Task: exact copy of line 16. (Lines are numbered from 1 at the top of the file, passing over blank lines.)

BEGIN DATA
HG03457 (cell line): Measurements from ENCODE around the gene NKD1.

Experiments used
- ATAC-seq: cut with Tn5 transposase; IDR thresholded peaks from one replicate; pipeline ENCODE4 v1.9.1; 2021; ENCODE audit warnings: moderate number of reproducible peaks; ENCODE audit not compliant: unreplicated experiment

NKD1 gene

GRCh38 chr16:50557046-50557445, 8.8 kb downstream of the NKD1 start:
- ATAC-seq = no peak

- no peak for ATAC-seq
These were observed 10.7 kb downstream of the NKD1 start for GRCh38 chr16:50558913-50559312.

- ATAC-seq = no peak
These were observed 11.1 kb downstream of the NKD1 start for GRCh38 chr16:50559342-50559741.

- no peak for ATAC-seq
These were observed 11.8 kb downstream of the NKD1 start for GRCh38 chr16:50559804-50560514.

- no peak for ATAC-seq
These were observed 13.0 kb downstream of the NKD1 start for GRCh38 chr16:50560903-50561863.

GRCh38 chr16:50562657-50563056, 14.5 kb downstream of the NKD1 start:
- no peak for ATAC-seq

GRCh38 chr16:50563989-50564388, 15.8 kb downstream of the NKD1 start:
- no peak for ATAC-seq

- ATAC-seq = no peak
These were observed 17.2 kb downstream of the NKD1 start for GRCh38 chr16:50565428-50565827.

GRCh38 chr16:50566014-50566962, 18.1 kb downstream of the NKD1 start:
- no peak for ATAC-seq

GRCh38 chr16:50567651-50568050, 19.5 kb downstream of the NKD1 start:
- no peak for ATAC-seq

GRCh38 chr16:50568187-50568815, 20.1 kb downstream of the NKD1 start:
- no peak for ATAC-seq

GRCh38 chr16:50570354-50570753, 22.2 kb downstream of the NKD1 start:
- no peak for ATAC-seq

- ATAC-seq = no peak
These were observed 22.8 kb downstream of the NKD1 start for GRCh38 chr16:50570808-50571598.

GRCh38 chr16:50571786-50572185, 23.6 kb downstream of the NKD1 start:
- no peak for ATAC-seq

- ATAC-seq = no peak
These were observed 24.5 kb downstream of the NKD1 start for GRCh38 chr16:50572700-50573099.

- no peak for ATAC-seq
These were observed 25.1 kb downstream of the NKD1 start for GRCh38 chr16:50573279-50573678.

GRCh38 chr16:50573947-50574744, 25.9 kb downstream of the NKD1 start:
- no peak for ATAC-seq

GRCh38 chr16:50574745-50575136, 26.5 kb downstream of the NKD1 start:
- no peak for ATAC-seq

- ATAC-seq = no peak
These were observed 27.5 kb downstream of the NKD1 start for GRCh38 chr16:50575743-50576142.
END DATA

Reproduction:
- no peak for ATAC-seq